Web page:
Days after the Public Utilities Commission of Nevada recommended an opt-out plan for ratepayers opposed to NV Energy's NV Energize smart-meter program, a commissioner has filed a separate draft order rejecting opt-outs.
Commissioner David Noble wrote Monday that the best information available today indicates that smart meter benefits outweigh potential risks that "may or may not be substantiated in the future." The meters are key to upgrading the electrical grid, providing safe and reliable service for all ratepayers and reducing NV Energy's operating costs, he wrote.
Therefore, there's "no reasonable basis upon which to consider an opt-out tariff because no accommodations are necessary at this time," Noble wrote.
Smart meters collect hourly and daily power-use details and transmit those details via electromagnetic waves directly to NV Energy. The meters would allow new conservation programs, as well as voluntary money-saving plans for consumers who could use less power during peak hours. NV Energy says the meters would also save the company $36 million in annual operating costs.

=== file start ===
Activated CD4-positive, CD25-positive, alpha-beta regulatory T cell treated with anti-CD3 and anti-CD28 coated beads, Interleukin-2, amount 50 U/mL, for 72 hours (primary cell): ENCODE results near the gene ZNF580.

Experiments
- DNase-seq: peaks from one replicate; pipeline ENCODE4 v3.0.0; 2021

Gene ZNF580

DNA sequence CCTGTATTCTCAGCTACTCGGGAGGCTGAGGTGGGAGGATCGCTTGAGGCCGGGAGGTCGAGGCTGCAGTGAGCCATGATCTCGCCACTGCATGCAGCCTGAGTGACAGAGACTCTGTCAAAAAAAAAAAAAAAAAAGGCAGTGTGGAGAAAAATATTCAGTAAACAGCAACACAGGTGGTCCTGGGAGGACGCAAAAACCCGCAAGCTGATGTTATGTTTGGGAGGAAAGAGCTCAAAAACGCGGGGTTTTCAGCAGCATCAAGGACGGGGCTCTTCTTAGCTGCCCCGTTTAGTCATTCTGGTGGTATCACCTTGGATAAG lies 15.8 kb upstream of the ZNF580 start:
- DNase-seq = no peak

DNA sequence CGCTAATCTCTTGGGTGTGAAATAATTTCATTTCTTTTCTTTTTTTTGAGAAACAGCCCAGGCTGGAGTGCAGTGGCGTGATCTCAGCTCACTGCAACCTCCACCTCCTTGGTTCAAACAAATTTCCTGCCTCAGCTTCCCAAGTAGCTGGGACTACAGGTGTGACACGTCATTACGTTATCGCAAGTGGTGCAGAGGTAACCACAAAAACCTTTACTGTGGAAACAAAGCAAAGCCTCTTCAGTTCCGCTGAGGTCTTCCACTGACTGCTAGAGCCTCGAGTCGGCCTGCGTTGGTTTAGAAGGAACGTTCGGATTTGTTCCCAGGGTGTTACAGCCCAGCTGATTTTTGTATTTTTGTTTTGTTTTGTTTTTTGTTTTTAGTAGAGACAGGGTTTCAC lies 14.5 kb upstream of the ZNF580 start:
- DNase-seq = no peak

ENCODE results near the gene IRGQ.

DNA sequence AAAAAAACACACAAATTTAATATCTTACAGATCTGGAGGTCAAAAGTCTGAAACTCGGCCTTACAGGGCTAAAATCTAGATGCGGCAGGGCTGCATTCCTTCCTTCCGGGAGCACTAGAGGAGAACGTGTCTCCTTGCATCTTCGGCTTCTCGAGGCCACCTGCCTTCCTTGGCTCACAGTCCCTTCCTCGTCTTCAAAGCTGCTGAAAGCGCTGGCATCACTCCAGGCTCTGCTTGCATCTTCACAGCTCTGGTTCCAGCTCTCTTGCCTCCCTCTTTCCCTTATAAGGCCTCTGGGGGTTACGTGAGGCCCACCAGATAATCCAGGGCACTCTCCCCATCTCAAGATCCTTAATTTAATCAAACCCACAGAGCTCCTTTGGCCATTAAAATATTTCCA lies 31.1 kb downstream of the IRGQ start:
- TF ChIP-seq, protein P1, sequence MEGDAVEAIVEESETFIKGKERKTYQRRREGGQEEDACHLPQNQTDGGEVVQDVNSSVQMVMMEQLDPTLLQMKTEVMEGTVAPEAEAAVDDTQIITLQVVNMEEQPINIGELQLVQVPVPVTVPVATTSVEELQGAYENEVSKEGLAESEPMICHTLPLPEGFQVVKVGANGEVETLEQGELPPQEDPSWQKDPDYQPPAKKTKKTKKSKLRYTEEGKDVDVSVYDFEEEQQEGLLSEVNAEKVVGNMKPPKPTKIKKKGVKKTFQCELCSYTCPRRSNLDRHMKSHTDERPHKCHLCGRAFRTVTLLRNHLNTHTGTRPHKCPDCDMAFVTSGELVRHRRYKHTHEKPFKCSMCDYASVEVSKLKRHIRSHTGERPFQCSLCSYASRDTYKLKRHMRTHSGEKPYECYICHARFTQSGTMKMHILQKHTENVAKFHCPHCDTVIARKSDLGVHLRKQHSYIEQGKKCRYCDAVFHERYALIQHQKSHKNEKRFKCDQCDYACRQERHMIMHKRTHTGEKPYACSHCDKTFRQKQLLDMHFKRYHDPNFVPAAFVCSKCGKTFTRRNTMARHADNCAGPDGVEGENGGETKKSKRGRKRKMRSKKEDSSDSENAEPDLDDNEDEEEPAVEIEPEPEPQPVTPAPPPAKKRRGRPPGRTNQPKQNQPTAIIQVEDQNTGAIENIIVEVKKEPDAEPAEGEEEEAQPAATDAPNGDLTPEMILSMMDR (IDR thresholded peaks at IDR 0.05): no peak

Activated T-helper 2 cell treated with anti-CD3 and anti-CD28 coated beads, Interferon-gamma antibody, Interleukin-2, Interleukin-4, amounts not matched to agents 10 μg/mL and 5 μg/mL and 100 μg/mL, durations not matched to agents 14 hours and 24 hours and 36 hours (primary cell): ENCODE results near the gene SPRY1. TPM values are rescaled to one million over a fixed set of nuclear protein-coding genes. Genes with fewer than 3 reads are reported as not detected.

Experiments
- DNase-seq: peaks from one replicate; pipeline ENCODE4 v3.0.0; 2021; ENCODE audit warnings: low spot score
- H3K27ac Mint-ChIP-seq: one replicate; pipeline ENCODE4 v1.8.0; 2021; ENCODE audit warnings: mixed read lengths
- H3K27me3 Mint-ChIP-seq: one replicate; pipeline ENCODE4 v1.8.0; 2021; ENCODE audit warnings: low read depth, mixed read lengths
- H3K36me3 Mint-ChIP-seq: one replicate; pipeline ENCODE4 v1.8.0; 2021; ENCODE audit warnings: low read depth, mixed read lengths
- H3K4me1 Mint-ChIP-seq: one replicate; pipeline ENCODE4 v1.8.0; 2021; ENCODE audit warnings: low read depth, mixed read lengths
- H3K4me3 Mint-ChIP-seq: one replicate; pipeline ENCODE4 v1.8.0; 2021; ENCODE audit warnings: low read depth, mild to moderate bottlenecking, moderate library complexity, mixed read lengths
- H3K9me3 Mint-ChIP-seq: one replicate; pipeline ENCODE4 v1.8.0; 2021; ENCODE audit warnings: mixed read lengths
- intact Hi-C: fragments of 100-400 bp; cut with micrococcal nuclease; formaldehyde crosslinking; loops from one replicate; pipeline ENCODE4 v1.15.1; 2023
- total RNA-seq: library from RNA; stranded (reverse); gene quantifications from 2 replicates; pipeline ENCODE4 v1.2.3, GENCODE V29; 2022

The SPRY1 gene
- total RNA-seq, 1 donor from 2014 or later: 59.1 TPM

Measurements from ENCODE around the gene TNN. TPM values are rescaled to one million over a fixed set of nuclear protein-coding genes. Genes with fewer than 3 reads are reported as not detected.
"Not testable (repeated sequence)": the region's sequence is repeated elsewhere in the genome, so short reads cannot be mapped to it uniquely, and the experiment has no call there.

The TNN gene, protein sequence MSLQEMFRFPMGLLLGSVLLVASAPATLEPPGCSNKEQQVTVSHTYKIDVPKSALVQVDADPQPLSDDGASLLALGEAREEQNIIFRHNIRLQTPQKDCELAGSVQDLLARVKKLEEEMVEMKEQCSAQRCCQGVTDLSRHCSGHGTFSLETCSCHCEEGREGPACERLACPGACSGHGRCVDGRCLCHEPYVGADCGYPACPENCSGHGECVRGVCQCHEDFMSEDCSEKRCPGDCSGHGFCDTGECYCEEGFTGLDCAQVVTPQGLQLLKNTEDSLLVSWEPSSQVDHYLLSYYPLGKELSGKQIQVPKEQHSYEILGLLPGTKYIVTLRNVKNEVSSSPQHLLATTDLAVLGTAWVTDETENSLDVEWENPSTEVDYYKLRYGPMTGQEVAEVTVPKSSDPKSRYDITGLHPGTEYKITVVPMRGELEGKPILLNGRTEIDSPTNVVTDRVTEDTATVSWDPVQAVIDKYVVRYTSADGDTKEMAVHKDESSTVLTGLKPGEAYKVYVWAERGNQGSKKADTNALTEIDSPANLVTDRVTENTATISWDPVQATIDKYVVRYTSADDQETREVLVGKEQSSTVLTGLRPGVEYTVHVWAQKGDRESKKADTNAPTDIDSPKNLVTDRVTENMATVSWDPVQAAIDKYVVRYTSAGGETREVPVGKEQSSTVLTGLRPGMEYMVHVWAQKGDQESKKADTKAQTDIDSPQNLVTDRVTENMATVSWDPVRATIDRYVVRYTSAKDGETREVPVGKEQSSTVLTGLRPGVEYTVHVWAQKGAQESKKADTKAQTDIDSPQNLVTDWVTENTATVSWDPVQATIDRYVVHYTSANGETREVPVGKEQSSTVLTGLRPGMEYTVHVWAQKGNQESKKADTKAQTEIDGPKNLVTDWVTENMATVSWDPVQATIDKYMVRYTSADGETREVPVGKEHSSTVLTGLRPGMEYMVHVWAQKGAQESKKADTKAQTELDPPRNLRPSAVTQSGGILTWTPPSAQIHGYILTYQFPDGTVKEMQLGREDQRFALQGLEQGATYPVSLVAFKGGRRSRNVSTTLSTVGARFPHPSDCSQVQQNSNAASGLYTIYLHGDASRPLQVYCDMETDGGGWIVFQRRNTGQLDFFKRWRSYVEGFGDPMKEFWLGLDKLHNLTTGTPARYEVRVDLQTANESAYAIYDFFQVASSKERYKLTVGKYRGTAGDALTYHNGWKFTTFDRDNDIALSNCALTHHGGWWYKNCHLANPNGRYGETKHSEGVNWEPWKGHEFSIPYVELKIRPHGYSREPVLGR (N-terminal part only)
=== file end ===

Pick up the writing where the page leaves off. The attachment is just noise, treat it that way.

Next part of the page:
Noble's draft order conflicts with a Thursday order from the commission that called for digital meters that wouldn't collect daily or hourly power use data or transmit consumption details using electromagnetic waves. The waves have concerned some ratepayers, who say electromagnetic radiation can cause health problems.
The commission will discuss both draft orders and write a final order in a meeting Wednesday at 9:30 in Carson City. The commission will simulcast the session in its Las Vegas office at 9075 W. Diablo Drive.
Contact reporter Jennifer Robison at email@example.com or 702-380-4512.